Dragon Quest gets the Dynasty Warriors treatment, but there are more fundamental changes than a mere asset swap; this is Musou re-imagined.

Editor's note: After a short delay Dragon Quest Heroes has made its way out of Japan and is releasing in the UK and EU this week. Here's Simon Parkin's original review, originally published in April, which we feel still reflects the game in its new, localised state.

Omega Force, the Japanese studio that popularised the outlandish 1 vs 10,000 historical battle simulator, has been mounting a novel strategy of late, one designed to lure players who have tired of (or stayed entirely away from) the Dynasty Warriors series onto the virtual battlefield. Hyrule Warriors was the studio's first alliance with a hitherto unrelated video game series, a successful sojourn into to the Zelda universe in the so-called 'Musou' style. There you played as one of Nintendo's velvety mascots, pirouetting about caverns and fields, attempting to control the ebb and flow of two opposing armies in a series of battles staged in familiar Hyrule. Now, with Dragon Quest Heroes, the studio has invaded an equally cherished and storied mythology, pitting a squadron of warriors from Square Enix's RPG series against illustrator Akira Toriyama's equally loveable enemy forces.

If Hyrule Warriors represented a softening of Omega Force's usual brittle style, in Dragon Quest Heroes the makeover is complete. Dragon Quest's cartoon aesthetic has been fully upheld. This is a grime-less world, its bright primary colours edged with resplendent gold. The sun sits immovable at high noon throughout the story, while the bouncing enemies (grinning blobs of slime, adorable miniature knights riding space hoppers, dragons you could curl up with as comfort toys) swipe at you, at all times maintaining cheery smiles. The tone is so relentlessly jolly you'll wonder why you can't call the whole thing off and settle down with a picnic to admire the view of the twinkling sea together instead. But beneath the joyous presentation, Omega Force's warmongering engine still purrs, hungrily.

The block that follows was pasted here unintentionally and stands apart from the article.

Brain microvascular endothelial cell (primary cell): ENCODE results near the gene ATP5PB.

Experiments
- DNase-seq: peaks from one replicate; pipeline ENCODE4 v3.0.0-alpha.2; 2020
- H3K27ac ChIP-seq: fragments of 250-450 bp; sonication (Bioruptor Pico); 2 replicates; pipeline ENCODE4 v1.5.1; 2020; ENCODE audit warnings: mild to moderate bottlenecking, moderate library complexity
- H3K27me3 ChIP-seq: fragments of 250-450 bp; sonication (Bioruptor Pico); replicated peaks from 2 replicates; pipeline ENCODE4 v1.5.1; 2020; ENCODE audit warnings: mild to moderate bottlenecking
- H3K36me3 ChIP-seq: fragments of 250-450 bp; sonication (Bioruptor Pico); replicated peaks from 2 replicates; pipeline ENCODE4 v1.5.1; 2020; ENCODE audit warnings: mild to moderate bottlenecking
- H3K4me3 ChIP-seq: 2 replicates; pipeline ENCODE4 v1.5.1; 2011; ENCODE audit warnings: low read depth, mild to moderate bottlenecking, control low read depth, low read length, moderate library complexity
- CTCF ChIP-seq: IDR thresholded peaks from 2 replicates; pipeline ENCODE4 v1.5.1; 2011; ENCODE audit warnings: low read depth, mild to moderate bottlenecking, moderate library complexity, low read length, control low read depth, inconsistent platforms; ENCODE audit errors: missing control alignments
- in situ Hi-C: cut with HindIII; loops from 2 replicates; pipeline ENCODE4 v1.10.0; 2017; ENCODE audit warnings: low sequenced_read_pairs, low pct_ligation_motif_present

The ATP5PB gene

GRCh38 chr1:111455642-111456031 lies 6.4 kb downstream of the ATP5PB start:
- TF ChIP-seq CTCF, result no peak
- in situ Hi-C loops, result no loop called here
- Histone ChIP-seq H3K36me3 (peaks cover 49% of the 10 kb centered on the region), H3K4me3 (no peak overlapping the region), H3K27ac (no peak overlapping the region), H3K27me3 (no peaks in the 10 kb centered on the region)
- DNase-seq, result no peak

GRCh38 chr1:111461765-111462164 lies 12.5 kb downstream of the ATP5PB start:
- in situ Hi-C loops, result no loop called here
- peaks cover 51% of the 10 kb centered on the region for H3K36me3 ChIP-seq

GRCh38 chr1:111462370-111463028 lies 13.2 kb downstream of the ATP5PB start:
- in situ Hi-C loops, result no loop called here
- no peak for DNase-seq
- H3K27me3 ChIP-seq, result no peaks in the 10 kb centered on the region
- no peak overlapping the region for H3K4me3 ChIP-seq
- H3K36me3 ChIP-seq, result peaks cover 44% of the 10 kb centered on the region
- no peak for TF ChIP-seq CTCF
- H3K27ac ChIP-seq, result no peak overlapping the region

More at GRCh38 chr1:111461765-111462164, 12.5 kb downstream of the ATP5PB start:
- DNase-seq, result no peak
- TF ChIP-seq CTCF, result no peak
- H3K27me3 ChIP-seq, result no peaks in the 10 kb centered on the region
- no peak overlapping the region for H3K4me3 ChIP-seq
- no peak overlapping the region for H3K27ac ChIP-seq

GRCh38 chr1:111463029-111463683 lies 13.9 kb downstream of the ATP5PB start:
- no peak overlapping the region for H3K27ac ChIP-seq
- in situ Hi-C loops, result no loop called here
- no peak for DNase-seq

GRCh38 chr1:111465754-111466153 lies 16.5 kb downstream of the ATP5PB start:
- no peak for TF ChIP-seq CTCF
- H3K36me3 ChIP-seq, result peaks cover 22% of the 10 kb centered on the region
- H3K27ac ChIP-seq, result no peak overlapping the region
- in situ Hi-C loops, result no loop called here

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Many of the series' best-loved bosses make cameos, now blown up to full scale, with their full repertoire of combat moves.

You play as one of clutch of different heroes. Acht and Mehr are swordfighters (one boy, one girl) who fit the usual Dragon Quest protagonist's profile: young, quick and coiffured. Dirk, by contrast, is a hulk of a heavy-hitting king, able to clear great swathes of space with a sweep of his staff. Julietta, the fourth character in the starting line-up, is a mage who supports her team with strikes from her weaponised boomerang and the odd healing spell. As the game's story unfurls, you unlock other characters, most of who are taken from previous titles in the series, including fan favourites such as Jessica, Yangus and Meena.

Characters share a control scheme (and melee combos almost always end in a splash of combat magic, regardless of who you're controlling), but have wildly different move-sets, strengths and weaknesses and skill trees, which can be pruned to suit your tastes as you level each character up (as well as new moves you can spend points to unlock other abilities, and stat boosts). Contrary to most Musou games, you are able to switch between four chosen characters mid-battle. All characters appear on the battlefield at all times, with the computer controlling the supporting three roles. Generally you'll stick with your favourite avatar but the ability to leap between options can be useful for clearing distance quickly, or, if the AI is loitering, for issuing the odd support spell from a secondary character, or a screen-wrecking special move.